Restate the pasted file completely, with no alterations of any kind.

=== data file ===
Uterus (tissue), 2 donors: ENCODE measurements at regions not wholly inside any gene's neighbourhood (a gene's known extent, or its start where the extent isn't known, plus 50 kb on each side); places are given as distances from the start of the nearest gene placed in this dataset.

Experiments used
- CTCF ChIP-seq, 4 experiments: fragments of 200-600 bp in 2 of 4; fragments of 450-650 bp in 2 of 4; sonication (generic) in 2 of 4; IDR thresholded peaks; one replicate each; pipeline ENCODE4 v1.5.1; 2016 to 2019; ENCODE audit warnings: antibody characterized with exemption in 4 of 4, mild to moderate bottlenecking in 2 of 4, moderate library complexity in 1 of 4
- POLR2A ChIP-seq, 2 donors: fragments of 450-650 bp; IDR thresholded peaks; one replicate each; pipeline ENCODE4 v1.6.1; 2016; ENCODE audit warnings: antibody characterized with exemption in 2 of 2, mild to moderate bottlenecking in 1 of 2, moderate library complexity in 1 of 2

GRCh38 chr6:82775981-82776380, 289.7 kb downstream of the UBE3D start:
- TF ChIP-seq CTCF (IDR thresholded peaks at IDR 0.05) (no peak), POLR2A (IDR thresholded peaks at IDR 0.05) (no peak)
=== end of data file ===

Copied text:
Uterus (tissue), 2 donors: ENCODE measurements at regions not wholly inside any gene's neighbourhood (a gene's known extent, or its start where the extent isn't known, plus 50 kb on each side); places are given as distances from the start of the nearest gene placed in this dataset.

Experiments used
- CTCF ChIP-seq, 4 experiments: fragments of 200-600 bp in 2 of 4; fragments of 450-650 bp in 2 of 4; sonication (generic) in 2 of 4; IDR thresholded peaks; one replicate each; pipeline ENCODE4 v1.5.1; 2016 to 2019; ENCODE audit warnings: antibody characterized with exemption in 4 of 4, mild to moderate bottlenecking in 2 of 4, moderate library complexity in 1 of 4
- POLR2A ChIP-seq, 2 donors: fragments of 450-650 bp; IDR thresholded peaks; one replicate each; pipeline ENCODE4 v1.6.1; 2016; ENCODE audit warnings: antibody characterized with exemption in 2 of 2, mild to moderate bottlenecking in 1 of 2, moderate library complexity in 1 of 2

GRCh38 chr6:82775981-82776380, 289.7 kb downstream of the UBE3D start:
- TF ChIP-seq CTCF (IDR thresholded peaks at IDR 0.05) (no peak), POLR2A (IDR thresholded peaks at IDR 0.05) (no peak)